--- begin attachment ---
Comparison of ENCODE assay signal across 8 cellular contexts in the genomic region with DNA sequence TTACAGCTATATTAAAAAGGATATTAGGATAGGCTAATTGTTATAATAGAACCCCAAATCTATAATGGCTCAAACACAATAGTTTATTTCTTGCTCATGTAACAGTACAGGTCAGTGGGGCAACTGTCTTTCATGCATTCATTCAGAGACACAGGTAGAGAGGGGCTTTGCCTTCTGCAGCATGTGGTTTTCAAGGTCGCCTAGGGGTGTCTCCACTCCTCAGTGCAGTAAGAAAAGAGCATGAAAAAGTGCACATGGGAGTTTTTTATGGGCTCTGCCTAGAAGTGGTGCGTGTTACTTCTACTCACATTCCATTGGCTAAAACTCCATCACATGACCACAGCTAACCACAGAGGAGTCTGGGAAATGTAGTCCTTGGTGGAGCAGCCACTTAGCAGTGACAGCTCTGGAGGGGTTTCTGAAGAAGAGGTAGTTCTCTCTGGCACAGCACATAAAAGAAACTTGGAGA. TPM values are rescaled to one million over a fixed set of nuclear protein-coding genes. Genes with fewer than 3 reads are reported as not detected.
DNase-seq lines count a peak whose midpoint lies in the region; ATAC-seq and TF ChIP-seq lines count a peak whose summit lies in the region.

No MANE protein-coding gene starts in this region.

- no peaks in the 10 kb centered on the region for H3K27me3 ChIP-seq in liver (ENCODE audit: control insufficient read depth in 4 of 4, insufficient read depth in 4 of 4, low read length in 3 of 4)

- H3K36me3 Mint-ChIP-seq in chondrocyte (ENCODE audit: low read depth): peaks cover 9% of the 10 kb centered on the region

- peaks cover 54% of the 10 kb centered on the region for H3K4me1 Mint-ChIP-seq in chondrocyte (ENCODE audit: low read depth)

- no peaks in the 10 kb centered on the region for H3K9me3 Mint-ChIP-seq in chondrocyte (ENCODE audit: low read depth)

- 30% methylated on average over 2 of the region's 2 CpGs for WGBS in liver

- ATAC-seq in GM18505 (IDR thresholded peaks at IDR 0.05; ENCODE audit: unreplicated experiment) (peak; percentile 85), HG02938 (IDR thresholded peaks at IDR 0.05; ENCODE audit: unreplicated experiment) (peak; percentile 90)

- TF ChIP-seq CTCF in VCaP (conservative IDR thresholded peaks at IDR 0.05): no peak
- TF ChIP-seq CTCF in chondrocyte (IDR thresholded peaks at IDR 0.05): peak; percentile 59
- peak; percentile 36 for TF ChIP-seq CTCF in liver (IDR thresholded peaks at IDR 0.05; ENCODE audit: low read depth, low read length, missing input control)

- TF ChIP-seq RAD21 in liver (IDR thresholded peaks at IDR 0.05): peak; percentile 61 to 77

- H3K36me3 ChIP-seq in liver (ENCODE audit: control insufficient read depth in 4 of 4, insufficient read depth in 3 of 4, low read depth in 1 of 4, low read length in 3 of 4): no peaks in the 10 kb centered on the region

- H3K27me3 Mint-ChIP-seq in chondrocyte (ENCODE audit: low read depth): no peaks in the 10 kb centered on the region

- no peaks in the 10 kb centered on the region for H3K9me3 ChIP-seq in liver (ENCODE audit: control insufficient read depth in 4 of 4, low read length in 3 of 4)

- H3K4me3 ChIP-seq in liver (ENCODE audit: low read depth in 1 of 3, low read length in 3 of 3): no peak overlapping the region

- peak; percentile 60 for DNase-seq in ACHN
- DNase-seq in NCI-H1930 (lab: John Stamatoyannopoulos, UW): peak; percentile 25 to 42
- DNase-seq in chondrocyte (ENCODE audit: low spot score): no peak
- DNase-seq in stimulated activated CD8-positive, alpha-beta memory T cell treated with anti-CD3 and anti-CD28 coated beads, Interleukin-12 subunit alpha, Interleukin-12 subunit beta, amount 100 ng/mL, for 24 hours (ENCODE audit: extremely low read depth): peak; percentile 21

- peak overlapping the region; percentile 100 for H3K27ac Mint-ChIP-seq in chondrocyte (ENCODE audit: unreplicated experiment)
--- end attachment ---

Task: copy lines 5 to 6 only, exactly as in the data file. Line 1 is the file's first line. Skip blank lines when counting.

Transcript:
- H3K36me3 Mint-ChIP-seq in chondrocyte (ENCODE audit: low read depth): peaks cover 9% of the 10 kb centered on the region

- peaks cover 54% of the 10 kb centered on the region for H3K4me1 Mint-ChIP-seq in chondrocyte (ENCODE audit: low read depth)